PIA04698: Summertime Dust Devil
 Target Name:  Mars
 Is a satellite of:  Sol (our sun)
 Mission:  Mars Global Surveyor (MGS)
 Spacecraft:  Mars Global Surveyor Orbiter
 Instrument:  Mars Orbiter Camera (MOC)
 Product Size:  600 x 900 pixels (w x h)
 Produced By:  Malin Space Science Systems
 Full-Res TIFF:  PIA04698.tif (540.8 kB)
 Full-Res JPEG:  PIA04698.jpg (129.1 kB)

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Original Caption Released with Image:
MGS MOC Release No. MOC2-464, 26 August 2003

Dust devils are spinning, columnar vortices of air that move across a landscape, picking up dust as they go. They are common occurrences during summer on Mars. This Mars Global Surveyor (MGS) Mars Orbiter Camera (MOC) image, acquired during northern summer, shows a dust devil in the Phlegra region of Mars near 32.0N, 182.1W. Sunlight illuminates the scene from the lower left; the dust devil is casting a columnar shadow toward the upper right. Some dust devils on Mars make streaks as they disrupt the fine coating of dust on the surface--but others do not make streaks. This one did not make a streak. The view shown here is 3 km (1.9 mi) wide.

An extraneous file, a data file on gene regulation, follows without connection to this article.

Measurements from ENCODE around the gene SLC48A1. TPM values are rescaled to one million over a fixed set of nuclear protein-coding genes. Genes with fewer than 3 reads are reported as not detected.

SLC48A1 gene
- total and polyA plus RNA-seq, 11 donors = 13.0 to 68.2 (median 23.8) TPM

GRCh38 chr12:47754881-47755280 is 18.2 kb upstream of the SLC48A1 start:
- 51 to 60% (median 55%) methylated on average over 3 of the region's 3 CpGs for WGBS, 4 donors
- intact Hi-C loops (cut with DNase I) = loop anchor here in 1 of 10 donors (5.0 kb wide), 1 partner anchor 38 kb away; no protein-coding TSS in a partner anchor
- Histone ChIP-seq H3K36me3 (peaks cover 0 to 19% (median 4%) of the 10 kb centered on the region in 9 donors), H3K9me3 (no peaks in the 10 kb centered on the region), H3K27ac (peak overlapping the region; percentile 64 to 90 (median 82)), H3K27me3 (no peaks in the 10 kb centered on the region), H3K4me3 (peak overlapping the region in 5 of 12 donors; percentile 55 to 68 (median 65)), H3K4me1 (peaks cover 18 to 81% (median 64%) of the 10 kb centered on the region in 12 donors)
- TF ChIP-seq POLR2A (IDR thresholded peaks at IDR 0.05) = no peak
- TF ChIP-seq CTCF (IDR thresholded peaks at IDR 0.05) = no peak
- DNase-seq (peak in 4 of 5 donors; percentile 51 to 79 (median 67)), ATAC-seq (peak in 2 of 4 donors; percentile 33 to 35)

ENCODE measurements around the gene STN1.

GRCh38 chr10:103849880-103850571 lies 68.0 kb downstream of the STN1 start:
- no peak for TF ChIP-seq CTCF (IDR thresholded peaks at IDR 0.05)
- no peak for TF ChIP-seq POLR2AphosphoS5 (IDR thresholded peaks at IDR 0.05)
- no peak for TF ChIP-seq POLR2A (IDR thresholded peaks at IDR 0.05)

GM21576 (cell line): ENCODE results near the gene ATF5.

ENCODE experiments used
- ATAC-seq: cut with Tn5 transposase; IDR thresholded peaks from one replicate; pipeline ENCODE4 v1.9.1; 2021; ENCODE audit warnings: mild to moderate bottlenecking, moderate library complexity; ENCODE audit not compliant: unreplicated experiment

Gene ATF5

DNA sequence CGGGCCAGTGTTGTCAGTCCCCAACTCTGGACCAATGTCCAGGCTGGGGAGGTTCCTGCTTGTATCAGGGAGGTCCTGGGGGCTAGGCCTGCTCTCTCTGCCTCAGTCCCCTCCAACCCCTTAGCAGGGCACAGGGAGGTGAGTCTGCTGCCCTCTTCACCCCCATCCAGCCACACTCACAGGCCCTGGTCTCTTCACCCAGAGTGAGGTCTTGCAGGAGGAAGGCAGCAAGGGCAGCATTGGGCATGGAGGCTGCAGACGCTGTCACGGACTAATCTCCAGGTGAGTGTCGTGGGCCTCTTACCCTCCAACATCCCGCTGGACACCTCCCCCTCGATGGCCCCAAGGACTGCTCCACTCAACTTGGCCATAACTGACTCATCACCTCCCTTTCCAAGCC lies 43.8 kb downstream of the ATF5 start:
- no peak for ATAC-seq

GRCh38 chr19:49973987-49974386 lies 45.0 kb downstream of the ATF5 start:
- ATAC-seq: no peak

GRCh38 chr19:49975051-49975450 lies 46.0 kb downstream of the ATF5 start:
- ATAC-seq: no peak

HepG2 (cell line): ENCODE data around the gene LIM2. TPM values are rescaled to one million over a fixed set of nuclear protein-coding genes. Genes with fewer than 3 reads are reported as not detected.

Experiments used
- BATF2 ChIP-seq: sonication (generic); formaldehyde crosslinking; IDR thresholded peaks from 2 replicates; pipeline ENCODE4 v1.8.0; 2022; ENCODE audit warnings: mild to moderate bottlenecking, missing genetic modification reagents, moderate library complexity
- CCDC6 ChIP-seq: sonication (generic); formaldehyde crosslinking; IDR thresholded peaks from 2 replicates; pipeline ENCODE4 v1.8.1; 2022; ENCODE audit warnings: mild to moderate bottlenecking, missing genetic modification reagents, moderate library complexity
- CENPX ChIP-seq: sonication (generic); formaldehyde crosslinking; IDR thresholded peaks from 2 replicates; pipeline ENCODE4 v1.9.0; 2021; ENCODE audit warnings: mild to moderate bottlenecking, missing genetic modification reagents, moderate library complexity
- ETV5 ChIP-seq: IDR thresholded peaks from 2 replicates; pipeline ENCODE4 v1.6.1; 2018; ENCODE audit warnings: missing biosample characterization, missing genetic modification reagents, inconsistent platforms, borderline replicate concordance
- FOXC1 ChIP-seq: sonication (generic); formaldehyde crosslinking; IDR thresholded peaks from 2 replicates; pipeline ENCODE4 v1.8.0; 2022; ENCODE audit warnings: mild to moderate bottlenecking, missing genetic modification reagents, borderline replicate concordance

Image Credit:
NASA/JPL/Malin Space Science Systems

Image Addition Date: